personalization strategy

It’s getting a little personal

Personalization is one of many new buzzwords making the digital marketing rounds these days, but in fact it’s not really new at all. The concept has always been there, the platforms have always existed, but perhaps the reason for the buzz is the fact that ‘more’ platforms now exist? Regardless, the same issues exist today as they have for many years and why many sites haven’t implemented any personalization features.

Personalization is difficult

Well, yes, implementing personalization on your site can seem daunting. First you have to either learn about your content management system’s capabilities or install plugins or software that require even more education. But that’s the easy part, the next step is actually coming up with the strategy. This is where I have seen about 98% of all personalization discussions end. Why? Because this takes a lot of time, conceptualization and [fingers crossed] a large whiteboard. You need to get in a room and think through the possibilities. A few questions right off the bat: How will you personalize? Who will get personalized content? What messages make the most sense?

How will you personalize?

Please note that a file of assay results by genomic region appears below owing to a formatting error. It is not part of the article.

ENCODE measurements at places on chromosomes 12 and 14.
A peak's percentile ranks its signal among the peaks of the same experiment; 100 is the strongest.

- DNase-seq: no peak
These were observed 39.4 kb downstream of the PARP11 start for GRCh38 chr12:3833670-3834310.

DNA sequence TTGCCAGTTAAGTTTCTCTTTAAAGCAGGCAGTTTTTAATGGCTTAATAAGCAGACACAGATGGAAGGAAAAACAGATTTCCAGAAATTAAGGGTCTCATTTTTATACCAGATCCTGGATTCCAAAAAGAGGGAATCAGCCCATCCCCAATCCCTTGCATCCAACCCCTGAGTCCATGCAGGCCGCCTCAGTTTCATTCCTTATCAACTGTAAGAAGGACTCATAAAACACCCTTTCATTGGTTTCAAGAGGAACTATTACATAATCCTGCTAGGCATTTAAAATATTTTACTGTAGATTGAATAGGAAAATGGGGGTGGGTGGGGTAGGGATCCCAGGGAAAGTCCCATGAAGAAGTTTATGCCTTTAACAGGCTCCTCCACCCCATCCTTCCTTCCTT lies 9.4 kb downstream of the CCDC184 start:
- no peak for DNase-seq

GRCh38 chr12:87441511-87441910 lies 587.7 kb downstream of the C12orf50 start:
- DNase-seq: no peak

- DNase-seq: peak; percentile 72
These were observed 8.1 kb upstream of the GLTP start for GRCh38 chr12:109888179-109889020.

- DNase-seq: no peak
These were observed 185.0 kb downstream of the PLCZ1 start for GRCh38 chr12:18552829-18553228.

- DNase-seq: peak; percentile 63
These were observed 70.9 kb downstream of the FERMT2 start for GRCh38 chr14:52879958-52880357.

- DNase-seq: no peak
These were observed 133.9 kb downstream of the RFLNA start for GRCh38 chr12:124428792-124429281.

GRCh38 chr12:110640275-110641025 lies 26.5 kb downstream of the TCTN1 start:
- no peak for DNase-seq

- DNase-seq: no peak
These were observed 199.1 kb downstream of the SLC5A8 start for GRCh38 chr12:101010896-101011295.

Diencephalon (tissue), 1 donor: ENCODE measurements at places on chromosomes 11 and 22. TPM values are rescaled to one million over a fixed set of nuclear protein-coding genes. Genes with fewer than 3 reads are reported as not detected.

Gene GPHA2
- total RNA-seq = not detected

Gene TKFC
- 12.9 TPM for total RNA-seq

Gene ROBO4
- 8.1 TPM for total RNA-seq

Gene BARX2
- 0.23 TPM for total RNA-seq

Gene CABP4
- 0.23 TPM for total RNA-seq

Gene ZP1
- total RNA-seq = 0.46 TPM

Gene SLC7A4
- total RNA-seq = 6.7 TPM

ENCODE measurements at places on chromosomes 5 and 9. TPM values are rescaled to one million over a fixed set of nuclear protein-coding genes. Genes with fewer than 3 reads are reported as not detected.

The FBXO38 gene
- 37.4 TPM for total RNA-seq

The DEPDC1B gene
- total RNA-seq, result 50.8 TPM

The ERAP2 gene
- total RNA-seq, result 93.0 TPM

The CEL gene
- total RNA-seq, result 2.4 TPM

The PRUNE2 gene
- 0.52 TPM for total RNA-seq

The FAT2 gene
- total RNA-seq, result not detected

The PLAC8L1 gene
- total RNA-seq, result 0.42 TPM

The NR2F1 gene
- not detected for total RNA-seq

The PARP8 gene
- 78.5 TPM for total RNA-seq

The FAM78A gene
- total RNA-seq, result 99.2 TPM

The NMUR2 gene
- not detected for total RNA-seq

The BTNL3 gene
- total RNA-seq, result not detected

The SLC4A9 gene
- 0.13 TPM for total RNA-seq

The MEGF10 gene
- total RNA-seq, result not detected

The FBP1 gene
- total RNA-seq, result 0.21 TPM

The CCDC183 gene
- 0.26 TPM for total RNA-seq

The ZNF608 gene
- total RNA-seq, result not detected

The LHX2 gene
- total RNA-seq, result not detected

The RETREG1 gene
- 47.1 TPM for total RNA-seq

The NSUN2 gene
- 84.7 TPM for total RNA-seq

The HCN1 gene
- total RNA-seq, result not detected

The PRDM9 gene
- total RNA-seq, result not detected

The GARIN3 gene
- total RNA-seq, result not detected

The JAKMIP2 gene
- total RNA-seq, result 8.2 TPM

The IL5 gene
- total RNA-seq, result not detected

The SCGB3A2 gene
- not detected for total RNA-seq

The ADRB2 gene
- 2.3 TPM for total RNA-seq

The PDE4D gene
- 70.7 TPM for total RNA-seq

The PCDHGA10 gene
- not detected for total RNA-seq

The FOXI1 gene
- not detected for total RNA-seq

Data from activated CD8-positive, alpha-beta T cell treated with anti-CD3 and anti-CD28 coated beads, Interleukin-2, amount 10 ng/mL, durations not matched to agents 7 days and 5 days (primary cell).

The how is more about the content and less about the software/platform. You may want to simply show a banner ad to the visitor, or maybe a large text box at the top of the page, or perhaps a completely dynamic content block within the page copy. All of these are options, but the question is, which one will work best? Strategizing will help, but either trial and error or, better yet, AB testing are really the best ways to find out.

Who will get personalized content?

When you personalize it’s not an all or nothing kind of thing. You can target iPhone users or residents of New York. That doesn’t mean those that don’t fall into those groups have to get something too. This also helps in your testing of personalized content, as maybe you test a message to the eastern United State and leave the standard copy to the Western US. The basic question is, will a visitor falling into ‘this’ group be more apt to engage if you display them a personalized message versus standard copy?

What messages make the most sense?

Typically action-based messages ‘tend’ to do the best, but it really depends on the audience. For instance, content sites may display soccer-related content for anyone viewing a Women’s World Cup page or perhaps a visitor from Florida gets a text box saying there’s a 50% chance of rain today. Commerce and Lead-gen sites may push visitors towards an action based on navigation behavior. “Only 10 left in stock” to a visitor who looked at blue widgets or “Contact us today and save 10%” to a visitor looking for rental properties.

Personalization Strategy

It all boils down to having a strategy. Think through the questions above and how you’ll implement the messaging. Personalization is an incredibly powerful tool, as eMarketer notes “Nearly three-quarters cited increased visitor engagement as a main benefit from real-time personalization.”